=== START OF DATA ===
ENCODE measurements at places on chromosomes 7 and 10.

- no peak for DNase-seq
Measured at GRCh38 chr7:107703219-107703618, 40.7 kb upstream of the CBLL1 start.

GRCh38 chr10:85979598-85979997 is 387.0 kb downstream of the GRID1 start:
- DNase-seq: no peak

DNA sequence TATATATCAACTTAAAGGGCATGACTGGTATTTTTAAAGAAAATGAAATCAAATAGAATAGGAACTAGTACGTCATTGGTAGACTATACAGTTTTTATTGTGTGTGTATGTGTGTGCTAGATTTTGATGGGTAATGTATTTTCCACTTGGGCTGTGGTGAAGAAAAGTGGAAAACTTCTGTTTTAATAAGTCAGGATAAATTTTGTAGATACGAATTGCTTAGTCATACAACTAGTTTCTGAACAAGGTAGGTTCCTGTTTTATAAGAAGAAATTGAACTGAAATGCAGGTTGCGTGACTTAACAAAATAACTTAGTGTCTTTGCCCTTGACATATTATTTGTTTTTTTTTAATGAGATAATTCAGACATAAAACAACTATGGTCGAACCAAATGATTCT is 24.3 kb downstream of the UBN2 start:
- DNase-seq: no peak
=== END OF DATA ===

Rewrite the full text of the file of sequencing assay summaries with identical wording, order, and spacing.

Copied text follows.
ENCODE measurements at places on chromosomes 7 and 10.

- no peak for DNase-seq
Measured at GRCh38 chr7:107703219-107703618, 40.7 kb upstream of the CBLL1 start.

GRCh38 chr10:85979598-85979997 is 387.0 kb downstream of the GRID1 start:
- DNase-seq: no peak

DNA sequence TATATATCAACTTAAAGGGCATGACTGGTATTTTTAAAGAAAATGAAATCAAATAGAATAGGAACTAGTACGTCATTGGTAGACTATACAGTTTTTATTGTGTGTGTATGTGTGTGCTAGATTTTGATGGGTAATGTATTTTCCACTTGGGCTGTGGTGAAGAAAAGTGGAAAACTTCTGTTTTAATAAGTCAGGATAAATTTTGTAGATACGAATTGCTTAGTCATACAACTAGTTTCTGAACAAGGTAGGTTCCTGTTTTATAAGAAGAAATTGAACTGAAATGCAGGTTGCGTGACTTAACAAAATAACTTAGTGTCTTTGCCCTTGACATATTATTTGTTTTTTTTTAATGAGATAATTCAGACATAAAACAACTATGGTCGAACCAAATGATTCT is 24.3 kb downstream of the UBN2 start:
- DNase-seq: no peak